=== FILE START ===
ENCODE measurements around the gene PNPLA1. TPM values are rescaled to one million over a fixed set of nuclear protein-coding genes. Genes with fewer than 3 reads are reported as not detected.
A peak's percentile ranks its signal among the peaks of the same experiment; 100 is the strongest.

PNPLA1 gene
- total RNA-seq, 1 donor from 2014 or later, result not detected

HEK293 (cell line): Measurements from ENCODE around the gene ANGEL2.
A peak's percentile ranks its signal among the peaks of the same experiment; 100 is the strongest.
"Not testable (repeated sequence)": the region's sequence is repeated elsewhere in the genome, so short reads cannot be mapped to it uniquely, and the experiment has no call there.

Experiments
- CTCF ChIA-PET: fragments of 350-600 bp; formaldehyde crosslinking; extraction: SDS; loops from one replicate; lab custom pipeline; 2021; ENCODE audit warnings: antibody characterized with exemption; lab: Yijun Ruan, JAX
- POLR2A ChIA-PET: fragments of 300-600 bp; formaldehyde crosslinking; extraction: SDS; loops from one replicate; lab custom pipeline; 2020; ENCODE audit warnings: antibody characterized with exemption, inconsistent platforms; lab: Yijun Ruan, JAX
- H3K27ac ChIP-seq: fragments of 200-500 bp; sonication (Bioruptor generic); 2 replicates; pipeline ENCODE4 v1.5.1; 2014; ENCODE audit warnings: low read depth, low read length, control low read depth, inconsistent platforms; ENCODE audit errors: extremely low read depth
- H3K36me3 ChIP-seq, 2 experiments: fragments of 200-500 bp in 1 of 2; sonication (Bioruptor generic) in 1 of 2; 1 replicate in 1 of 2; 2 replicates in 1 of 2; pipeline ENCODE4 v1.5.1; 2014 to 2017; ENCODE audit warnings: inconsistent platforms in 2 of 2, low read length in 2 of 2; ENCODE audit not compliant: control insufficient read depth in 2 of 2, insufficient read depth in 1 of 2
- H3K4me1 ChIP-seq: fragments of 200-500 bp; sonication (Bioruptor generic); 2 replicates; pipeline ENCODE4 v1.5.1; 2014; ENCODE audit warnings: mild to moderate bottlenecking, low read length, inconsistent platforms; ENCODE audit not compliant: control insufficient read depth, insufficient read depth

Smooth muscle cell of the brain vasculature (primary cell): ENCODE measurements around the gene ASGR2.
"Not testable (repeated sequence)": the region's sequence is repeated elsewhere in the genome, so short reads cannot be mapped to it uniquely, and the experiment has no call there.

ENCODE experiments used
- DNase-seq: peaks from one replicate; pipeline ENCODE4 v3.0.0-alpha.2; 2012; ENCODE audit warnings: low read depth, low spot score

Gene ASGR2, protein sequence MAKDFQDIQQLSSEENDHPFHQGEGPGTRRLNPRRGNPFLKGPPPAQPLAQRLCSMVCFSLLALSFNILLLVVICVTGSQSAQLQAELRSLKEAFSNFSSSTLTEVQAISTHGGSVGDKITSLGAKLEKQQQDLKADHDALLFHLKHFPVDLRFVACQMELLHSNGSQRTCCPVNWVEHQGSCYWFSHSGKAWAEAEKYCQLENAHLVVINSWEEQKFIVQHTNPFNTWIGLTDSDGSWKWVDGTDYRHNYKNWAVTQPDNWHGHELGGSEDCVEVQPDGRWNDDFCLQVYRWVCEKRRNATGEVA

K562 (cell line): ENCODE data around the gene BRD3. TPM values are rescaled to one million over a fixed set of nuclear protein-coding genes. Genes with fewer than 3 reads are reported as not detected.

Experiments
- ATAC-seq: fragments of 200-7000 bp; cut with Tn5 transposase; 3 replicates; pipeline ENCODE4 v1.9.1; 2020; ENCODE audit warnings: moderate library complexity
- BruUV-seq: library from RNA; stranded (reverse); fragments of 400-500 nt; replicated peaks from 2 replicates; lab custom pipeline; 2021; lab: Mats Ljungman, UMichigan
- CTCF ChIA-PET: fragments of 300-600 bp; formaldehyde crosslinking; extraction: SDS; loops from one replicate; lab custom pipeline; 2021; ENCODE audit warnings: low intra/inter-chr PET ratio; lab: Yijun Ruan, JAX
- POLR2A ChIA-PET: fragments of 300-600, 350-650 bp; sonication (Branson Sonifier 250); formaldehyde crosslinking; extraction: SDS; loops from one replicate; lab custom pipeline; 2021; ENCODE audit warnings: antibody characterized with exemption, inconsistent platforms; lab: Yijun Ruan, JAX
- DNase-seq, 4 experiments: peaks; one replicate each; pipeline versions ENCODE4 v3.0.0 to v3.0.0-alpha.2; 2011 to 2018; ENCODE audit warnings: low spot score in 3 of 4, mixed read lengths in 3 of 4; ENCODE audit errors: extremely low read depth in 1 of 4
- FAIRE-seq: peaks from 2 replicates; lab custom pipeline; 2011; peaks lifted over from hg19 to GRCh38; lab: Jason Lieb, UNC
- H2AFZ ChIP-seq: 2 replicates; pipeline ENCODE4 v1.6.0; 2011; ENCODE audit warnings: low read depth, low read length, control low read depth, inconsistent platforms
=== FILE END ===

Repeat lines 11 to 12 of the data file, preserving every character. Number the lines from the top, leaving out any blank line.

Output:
- H3K27ac ChIP-seq: fragments of 200-500 bp; sonication (Bioruptor generic); 2 replicates; pipeline ENCODE4 v1.5.1; 2014; ENCODE audit warnings: low read depth, low read length, control low read depth, inconsistent platforms; ENCODE audit errors: extremely low read depth
- H3K36me3 ChIP-seq, 2 experiments: fragments of 200-500 bp in 1 of 2; sonication (Bioruptor generic) in 1 of 2; 1 replicate in 1 of 2; 2 replicates in 1 of 2; pipeline ENCODE4 v1.5.1; 2014 to 2017; ENCODE audit warnings: inconsistent platforms in 2 of 2, low read length in 2 of 2; ENCODE audit not compliant: control insufficient read depth in 2 of 2, insufficient read depth in 1 of 2